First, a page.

The launch could revolutionize spaceflight.
One of the biggest hurdles for space exploration and colonization of other planets in this solar system is the sheer cost of launching things into space. Sending 1kg into orbit costs an average of SGD 30,000. Many experts have stated in the past that bringing that cost down will be crucial to making space exploration economically viable. One way to significantly cut down on the costs would be to reuse rockets, which are traditionally purpose built for a single use.
Elon Musk’s SpaceX has long been saying that reusable rockets are the future, and in the past few years, they have been working on developing launch vehicles which can be retrieved and used again. A single booster rocket can normally run in the tens of millions of dollars, but if they can be reused, as opposed to just burning up and then sinking into the ocean, all you’d need to pay for is fuel (which will cost roughly SGD 280,000). SpaceX’s Falcon 9 rocket recently made headlines after launching into space and then returning to Earth for a safe landing. The next step lies in testing it again.
The company aims to take that step on March 30th, and will be launching a satellite using a Falcon 9 first stage booster rocket that has already been to space and back. The rocket in question previously lifted another satellite to orbit before returning to Earth and landing on a drone-ship in the Atlantic Ocean, last April. This time, a communications satellite called SES-10 will be sent up with the rocket, to provide internet and television coverage for Central and South America.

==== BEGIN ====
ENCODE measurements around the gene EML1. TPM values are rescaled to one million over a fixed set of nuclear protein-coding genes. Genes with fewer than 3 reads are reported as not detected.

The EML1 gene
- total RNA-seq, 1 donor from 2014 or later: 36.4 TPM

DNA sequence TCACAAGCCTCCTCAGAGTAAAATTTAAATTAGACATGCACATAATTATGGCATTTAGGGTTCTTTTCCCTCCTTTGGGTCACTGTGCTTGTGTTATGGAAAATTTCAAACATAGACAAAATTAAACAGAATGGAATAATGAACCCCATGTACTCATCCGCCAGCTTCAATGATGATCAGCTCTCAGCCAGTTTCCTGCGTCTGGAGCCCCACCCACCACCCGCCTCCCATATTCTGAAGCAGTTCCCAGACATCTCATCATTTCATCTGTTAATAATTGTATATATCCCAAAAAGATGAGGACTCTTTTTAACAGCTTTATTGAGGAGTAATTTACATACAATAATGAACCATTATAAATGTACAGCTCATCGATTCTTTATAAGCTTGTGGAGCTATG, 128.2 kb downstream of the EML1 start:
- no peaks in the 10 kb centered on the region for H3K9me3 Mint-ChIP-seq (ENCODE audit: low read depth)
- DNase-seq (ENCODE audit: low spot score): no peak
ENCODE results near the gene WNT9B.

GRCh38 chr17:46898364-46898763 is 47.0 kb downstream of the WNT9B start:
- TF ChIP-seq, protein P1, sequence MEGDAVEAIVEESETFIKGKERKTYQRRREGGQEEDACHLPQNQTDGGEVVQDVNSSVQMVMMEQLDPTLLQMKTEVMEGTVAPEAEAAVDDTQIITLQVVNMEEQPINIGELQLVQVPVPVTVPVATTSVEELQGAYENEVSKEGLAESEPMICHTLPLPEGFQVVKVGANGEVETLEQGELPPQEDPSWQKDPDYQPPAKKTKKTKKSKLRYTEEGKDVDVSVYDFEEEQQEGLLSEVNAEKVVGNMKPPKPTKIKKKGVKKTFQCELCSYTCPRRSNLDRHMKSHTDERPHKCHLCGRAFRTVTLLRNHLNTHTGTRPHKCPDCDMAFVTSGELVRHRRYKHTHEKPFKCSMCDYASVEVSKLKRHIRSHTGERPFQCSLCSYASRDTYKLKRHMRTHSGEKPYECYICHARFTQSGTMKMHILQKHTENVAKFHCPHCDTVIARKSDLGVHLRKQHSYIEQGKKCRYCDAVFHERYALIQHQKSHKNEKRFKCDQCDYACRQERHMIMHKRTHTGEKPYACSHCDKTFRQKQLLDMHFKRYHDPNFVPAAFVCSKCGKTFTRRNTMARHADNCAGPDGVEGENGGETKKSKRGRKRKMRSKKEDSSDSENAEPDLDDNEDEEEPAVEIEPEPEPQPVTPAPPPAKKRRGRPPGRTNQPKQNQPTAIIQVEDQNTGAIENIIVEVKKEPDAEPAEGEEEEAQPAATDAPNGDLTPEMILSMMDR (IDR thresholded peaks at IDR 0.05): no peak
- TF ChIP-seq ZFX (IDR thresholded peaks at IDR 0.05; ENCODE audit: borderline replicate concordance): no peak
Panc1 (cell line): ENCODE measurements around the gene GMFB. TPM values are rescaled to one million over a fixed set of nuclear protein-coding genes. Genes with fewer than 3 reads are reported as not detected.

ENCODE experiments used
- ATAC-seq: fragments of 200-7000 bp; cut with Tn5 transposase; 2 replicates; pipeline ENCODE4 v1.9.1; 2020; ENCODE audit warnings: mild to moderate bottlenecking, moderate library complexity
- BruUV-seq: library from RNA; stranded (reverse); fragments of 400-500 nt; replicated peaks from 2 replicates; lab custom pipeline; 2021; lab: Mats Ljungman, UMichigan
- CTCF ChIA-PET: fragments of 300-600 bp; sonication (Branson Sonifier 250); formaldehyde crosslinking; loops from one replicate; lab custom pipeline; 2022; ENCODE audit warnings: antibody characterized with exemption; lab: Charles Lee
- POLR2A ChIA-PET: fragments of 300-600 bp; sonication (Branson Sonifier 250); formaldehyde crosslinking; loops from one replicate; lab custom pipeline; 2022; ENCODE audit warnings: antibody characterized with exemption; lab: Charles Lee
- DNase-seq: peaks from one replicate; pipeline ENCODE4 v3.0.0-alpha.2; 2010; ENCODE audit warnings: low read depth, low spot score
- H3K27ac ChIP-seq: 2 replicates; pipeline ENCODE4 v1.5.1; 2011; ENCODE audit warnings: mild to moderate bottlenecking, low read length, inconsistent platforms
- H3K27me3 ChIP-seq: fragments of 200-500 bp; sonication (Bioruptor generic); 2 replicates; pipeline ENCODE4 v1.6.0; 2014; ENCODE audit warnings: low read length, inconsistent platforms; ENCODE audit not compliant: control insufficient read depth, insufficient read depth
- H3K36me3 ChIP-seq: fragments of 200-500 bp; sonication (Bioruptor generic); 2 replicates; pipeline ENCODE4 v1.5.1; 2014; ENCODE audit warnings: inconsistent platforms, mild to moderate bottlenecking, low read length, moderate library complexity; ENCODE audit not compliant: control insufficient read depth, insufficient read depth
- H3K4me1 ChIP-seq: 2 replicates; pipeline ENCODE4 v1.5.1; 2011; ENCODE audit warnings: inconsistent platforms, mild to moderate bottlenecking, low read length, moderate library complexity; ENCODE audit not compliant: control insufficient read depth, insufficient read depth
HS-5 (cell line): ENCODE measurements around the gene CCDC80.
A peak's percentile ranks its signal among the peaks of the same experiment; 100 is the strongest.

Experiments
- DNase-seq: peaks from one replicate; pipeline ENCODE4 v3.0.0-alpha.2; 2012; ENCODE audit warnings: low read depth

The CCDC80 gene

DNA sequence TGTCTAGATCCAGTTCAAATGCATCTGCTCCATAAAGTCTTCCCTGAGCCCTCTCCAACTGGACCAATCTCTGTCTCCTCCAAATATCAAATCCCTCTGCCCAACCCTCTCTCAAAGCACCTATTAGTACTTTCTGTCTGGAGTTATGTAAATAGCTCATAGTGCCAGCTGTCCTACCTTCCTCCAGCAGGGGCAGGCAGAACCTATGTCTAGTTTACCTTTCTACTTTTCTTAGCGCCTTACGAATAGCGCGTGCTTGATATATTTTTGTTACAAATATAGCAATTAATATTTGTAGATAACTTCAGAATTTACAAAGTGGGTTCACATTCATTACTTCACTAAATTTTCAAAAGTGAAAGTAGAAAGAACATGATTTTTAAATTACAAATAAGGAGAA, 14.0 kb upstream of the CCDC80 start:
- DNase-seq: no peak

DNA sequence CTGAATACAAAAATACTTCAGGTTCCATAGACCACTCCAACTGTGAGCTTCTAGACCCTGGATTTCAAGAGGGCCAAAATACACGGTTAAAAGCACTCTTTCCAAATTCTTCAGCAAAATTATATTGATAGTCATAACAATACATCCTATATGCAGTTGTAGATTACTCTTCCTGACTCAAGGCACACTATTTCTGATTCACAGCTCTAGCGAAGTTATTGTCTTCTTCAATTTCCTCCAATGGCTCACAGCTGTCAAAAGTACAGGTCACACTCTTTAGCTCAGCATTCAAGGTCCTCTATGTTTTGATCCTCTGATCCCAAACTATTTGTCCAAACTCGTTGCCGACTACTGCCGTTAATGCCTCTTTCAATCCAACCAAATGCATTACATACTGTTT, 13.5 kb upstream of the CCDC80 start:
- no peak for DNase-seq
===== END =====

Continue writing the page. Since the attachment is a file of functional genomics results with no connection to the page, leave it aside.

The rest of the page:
“This is potentially revolutionary,” said John Logsdon, a space policy expert and historian at George Washington University. “Reusability has been the Holy Grail in access to space for a long, long time.” SpaceX’s CEO, Gwynne Shotwell, has stated that if the launch is successful, it could cut the cost of space flight by as much as 30%. This isn’t enough, according to Musk, who would like spaceflight affordable for anyone who really wants to visit the void, but it’s a good start.
The Falcon 9 is a two-stage rocket. Only the first stage booster is being reused, but that in itself is significant. “The booster is not some kind of strap-on accessory. There are nine rocket engines on the first stage, while there’s only one on the second stage. And rocket engines are the most expensive item,” Logsdon said. “So this begins to come close to the image of launching these things, recovering them, turning them around at low cost, and launching them again,” he said. “That’s the goal.”
source: Space Flight Insider